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  1. The literacy rate in Massachusetts was 98% in 1850.
  2. Massachusetts passed a compulsory education law in 1852.
  3. Senator Kennedy released a paper in the 1980s indicating that the literacy rate in Massachusetts was 91%.
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4 Responses to “Public Schooling in Massachusetts”

  1. Gordon Barnes says:

    Correlation is grossly insufficient to establish causation. The changes that took place in Massachussetts between 1850 and 1990 are legion, and any one of those changes is a candidate for the correct causal explanation of the decrease in literacy over that 150 years. This is a point that I usually only have to make to my freshman students in Critical Thinking.

    Seriously: between 1850 and 1990, the demographics in Massachussetts changed completely, in myriad ways, and you must be aware of that. So how could you reasonably infer that, of all these changes, compulsory education was the causally relevant factor here? Are you seriously unaware of the need for further argument here?

    While we’re talking about facts concerning public education, here is one to note. The ratio of spending per pupil, between suburban public schools in New York, and the average public school in New York, is about 2:1. So suburban public schools (which you seem to agree work pretty well) have TWICE AS MUCH MONEY to spend per pupil as the average school. And the gap between suburban schools and inner city schools is even larger. Now, is it possible that this factor contributes to the struggles of inner city public schools? Hmmm.

  2. Sonia Keyah says:

    That commentor seems to be missing the point. It has nothing to do with correlation or causation, merely the fact that literacy rates were nearly universal BEFORE the introduction of compulsory schooling laws. That fact alone seems to undermine the legitimacy of calls for compulsory schooling and for publicly provided education – the “market failure” never actually took place.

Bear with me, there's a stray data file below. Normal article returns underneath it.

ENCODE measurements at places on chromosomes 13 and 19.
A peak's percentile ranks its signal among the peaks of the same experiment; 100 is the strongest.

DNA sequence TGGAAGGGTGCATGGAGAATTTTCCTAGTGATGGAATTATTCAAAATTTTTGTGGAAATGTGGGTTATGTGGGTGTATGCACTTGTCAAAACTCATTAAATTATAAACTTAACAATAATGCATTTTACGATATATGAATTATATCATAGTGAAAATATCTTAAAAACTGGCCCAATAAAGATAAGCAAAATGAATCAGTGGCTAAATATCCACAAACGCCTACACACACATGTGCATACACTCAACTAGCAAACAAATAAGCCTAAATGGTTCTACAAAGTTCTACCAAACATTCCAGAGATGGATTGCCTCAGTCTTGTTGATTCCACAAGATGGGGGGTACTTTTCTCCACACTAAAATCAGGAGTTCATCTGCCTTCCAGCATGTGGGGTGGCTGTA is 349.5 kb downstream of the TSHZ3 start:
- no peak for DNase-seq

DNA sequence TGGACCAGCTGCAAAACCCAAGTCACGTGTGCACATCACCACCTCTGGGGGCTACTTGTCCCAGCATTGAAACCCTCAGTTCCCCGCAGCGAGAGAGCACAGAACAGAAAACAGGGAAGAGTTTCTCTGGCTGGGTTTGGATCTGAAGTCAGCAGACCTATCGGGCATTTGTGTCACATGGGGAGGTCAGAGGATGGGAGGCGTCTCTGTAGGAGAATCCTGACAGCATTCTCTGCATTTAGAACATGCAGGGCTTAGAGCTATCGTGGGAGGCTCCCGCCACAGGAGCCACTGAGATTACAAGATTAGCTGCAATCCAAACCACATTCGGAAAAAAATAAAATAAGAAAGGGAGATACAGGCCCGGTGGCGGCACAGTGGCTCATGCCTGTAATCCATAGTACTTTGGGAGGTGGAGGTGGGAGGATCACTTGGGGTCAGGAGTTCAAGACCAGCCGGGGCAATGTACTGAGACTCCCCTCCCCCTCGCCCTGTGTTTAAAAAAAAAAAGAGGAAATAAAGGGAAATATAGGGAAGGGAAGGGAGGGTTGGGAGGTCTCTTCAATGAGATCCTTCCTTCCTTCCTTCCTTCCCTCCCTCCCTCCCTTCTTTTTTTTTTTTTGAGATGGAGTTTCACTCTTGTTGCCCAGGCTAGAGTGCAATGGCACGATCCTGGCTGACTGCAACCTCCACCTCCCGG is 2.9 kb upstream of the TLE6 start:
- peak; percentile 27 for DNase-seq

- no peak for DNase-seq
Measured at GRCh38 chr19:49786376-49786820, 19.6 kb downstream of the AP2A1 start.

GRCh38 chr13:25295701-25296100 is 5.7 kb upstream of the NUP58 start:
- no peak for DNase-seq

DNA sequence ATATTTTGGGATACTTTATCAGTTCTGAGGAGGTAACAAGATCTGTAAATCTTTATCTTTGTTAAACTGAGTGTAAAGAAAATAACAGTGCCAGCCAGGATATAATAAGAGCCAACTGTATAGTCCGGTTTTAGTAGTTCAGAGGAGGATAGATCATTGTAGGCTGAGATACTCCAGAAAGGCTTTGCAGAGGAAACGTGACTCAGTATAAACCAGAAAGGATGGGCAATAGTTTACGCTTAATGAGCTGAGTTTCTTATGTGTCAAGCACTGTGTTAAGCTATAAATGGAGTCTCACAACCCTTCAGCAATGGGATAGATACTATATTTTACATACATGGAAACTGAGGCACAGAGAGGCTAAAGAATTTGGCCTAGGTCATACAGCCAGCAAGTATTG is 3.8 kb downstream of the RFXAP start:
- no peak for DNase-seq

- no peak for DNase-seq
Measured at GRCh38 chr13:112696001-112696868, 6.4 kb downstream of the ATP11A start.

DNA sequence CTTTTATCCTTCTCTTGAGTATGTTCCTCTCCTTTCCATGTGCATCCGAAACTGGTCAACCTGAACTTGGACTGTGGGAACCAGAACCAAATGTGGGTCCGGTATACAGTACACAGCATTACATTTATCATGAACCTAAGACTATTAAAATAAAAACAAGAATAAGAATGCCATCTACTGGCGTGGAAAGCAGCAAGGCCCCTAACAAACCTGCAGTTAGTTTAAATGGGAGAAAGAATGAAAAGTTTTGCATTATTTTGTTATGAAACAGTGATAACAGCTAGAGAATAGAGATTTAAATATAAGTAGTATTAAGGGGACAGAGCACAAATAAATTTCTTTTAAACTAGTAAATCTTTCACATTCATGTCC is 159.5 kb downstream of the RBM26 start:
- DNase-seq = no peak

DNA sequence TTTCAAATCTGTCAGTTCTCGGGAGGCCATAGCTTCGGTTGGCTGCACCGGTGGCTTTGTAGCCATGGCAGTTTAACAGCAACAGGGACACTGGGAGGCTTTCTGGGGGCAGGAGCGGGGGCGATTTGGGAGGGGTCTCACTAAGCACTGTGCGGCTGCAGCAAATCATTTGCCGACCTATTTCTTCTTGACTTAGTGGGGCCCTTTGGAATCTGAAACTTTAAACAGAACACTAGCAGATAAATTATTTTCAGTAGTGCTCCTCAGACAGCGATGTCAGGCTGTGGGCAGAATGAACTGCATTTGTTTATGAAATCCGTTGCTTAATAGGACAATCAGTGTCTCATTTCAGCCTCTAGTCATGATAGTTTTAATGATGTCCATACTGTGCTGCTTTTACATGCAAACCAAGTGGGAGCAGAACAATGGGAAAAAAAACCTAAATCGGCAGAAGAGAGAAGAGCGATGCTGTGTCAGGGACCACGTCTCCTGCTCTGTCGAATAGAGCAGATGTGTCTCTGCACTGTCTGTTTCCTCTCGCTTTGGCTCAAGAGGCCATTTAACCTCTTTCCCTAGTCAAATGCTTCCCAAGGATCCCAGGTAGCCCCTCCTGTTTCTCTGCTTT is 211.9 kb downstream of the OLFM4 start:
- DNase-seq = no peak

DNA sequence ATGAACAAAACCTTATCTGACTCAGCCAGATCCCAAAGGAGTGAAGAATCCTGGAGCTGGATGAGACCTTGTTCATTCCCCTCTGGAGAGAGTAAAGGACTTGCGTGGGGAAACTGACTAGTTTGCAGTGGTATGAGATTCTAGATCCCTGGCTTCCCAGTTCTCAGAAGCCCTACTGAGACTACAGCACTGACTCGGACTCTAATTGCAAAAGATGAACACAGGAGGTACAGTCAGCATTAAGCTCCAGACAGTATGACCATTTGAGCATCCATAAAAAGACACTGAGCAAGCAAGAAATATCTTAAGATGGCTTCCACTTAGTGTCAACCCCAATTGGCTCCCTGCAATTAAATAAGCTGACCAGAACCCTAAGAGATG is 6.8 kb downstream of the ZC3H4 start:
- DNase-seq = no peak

3. Gordon Barnes says:

    Wrong again. The fact that private education was sufficient for the population of Massachussetts in 1850 does not come anywhere close to supporting the claim that private education would be sufficient for the population of Massachussetts today. The differences between the population of Massachussetts in 1850, and the population of Massachussetts today is directly, obviously relevant to the issue of what would suffice. (Would the system of roads in Massachussetts in 1850 suffice for the population of Massachussetts today? Do you get the point?) And this is not even to mention the fact that mere “literacy” is so much less than anyone should aim for in a system of education. Would you be satisfied with your child’s education if the teachers said “She is, indeed, literate, and therefore her education is a success!” No, of course not. Mere “literacy” might have been sufficient for life on the farm in 1850, but it is nowhere near sufficient for life today.)

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